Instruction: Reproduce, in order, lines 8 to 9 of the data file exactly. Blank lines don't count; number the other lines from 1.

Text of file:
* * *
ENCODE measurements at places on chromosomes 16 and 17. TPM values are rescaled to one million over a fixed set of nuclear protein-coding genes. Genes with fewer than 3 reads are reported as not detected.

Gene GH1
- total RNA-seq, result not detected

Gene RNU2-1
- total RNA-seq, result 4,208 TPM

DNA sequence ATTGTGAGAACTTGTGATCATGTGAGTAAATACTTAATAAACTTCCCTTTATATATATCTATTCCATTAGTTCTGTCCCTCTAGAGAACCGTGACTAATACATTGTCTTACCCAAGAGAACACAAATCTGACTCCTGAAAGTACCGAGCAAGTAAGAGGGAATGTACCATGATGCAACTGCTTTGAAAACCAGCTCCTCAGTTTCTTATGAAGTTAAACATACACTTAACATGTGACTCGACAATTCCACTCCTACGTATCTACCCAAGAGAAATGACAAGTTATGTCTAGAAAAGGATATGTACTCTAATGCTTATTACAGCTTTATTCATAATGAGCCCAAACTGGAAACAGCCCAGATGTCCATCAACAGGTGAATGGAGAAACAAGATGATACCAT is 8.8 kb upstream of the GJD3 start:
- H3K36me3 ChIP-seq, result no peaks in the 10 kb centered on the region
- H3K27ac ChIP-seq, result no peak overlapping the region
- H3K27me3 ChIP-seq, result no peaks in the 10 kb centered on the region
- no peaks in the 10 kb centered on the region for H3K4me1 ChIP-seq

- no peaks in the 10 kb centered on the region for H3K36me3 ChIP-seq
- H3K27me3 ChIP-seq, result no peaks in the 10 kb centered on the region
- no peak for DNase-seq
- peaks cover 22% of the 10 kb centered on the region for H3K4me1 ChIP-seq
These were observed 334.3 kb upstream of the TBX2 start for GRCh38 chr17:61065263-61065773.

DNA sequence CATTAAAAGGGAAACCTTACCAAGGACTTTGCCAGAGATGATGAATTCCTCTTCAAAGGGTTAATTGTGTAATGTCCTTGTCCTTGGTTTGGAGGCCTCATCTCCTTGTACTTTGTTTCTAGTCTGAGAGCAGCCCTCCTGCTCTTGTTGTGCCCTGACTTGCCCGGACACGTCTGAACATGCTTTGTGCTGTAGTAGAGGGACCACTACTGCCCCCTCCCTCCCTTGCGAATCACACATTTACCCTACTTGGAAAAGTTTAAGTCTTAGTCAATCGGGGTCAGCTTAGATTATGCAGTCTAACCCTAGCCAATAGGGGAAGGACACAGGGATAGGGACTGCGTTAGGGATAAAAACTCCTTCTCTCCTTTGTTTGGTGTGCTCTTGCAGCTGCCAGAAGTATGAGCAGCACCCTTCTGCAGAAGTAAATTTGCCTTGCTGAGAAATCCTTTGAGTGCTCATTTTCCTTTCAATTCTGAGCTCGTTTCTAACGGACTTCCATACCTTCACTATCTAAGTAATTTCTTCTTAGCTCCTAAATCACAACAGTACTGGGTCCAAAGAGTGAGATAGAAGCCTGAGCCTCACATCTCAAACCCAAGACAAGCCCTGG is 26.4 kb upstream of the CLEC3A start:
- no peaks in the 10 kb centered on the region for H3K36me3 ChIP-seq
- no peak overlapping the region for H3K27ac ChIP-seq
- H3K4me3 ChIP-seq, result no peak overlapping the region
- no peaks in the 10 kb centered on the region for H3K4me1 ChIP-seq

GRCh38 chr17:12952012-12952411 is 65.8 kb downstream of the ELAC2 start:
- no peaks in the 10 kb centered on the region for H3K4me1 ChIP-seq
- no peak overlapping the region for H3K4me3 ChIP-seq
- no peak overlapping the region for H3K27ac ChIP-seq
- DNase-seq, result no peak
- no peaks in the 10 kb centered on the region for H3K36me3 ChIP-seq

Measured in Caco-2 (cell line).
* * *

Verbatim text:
- H3K27ac ChIP-seq, result no peak overlapping the region
- H3K27me3 ChIP-seq, result no peaks in the 10 kb centered on the region